ANN ARBOR – Our Earth is heating up because of all the carbon dioxide in the air. But even if we can suck that much CO2 out of the atmosphere, there’s still a problem: What do we do with all of it once it’s recaptured?

The short answer is, put it into products. The longer answer is, put it into the right products. Specifically, concrete. This seemingly innocuous substance that holds up our buildings is actually the most used material of the modern era. More than 10 billion tons of concrete are produced each year. And luckily, scientists are showing that it’s our most promising place to stick all of that CO2, too.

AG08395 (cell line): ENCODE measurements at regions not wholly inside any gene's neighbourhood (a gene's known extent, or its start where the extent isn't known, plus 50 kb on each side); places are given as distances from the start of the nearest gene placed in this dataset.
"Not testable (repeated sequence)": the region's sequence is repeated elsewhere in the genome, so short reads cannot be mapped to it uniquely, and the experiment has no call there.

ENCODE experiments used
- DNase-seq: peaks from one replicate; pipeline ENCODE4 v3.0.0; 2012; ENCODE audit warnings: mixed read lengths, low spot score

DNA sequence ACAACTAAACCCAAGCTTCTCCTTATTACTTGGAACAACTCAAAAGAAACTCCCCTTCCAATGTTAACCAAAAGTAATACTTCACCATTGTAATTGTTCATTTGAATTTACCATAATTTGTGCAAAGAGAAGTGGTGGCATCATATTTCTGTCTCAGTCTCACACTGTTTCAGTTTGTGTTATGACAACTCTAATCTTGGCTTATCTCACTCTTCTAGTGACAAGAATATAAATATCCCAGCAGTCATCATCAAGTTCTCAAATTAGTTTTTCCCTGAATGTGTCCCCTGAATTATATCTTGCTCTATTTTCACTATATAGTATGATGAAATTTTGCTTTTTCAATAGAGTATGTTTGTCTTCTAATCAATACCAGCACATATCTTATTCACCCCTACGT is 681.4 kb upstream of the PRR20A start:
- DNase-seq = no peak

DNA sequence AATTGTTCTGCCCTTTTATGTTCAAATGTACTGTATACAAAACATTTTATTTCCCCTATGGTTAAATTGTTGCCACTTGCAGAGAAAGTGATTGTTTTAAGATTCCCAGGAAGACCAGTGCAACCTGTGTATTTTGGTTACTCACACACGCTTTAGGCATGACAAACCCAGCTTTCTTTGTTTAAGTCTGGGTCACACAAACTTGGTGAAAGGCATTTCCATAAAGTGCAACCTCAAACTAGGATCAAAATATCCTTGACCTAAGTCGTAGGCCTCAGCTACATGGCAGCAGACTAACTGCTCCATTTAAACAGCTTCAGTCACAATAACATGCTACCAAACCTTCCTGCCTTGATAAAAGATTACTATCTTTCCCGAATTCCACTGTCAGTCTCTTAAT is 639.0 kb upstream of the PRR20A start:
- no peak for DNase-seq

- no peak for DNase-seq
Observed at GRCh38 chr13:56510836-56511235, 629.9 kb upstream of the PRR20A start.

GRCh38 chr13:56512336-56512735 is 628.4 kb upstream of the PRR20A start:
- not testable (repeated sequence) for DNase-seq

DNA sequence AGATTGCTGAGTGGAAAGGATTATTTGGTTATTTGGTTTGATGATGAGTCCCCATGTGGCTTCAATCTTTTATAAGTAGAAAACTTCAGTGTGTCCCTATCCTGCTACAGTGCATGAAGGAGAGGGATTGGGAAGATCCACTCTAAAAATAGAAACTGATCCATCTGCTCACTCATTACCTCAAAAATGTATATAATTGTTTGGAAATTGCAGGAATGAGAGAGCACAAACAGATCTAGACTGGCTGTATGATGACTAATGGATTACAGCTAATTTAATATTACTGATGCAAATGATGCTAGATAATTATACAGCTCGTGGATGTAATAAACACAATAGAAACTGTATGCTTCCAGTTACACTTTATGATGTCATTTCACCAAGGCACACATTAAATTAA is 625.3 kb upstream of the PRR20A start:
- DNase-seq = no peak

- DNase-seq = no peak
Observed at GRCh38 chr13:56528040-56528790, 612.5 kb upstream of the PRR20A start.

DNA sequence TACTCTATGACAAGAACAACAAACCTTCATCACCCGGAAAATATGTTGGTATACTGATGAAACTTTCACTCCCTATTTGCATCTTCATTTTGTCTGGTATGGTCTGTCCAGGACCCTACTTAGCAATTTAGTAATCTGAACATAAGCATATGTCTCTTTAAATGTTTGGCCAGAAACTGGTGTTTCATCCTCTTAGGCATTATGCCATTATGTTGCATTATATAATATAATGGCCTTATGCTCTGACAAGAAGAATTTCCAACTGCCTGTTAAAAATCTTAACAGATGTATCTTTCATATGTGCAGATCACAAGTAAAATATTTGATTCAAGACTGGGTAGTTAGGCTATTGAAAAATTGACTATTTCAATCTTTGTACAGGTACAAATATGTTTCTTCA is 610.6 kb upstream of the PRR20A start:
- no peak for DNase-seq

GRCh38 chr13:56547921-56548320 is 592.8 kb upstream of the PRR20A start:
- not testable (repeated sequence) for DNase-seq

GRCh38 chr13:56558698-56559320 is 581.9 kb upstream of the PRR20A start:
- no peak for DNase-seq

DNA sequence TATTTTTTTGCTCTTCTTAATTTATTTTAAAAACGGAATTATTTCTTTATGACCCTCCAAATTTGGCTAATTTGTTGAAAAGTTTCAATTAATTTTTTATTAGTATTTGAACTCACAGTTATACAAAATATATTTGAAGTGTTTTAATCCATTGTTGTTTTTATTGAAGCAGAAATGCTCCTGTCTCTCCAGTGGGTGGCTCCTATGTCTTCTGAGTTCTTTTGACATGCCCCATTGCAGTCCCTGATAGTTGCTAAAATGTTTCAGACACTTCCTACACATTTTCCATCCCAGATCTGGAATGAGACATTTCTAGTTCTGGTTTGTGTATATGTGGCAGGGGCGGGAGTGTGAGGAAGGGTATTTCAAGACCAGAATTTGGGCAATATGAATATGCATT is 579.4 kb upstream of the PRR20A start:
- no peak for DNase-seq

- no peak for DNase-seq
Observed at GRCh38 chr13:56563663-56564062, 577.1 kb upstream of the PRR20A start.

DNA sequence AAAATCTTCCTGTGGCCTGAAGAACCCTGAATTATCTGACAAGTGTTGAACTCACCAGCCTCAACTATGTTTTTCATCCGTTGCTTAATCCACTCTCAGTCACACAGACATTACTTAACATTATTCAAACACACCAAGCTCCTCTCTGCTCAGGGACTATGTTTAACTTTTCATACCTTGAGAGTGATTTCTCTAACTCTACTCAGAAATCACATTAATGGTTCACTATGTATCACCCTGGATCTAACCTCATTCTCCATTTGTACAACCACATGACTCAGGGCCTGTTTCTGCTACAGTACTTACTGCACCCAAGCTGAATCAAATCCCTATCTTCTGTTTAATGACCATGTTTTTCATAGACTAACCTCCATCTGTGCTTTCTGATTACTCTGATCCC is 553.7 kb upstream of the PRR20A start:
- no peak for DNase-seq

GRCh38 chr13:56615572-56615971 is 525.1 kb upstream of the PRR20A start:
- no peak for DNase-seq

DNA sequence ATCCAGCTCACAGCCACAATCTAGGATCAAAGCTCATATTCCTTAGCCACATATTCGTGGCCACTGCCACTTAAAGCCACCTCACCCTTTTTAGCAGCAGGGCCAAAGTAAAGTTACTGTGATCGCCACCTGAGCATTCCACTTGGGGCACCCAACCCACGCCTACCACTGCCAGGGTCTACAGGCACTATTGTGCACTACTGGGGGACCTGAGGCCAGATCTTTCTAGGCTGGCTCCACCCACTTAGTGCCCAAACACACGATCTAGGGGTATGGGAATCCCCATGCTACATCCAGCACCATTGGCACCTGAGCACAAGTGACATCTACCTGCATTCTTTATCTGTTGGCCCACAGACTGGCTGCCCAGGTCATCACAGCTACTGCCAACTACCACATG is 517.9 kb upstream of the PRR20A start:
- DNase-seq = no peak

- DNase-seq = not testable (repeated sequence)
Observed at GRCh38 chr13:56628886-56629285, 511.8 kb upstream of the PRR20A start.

The finding comes from new research out of the University of Michigan, which analyzed more than 20 separate CO2 utilization technologies. Of that pile, researchers found that only four technologies had a better than 50% chance of benefiting the environment. And the most promising two were in concrete.

But why concrete? Of course it’s a popular material in terms of scale, but what about concrete makes it a good place to store CO2? As Greg Keoleian, an author on the paper and director of the Center for Sustainable Systems at the University of Michigan, explains, it comes down to the actual molecule of CO2.

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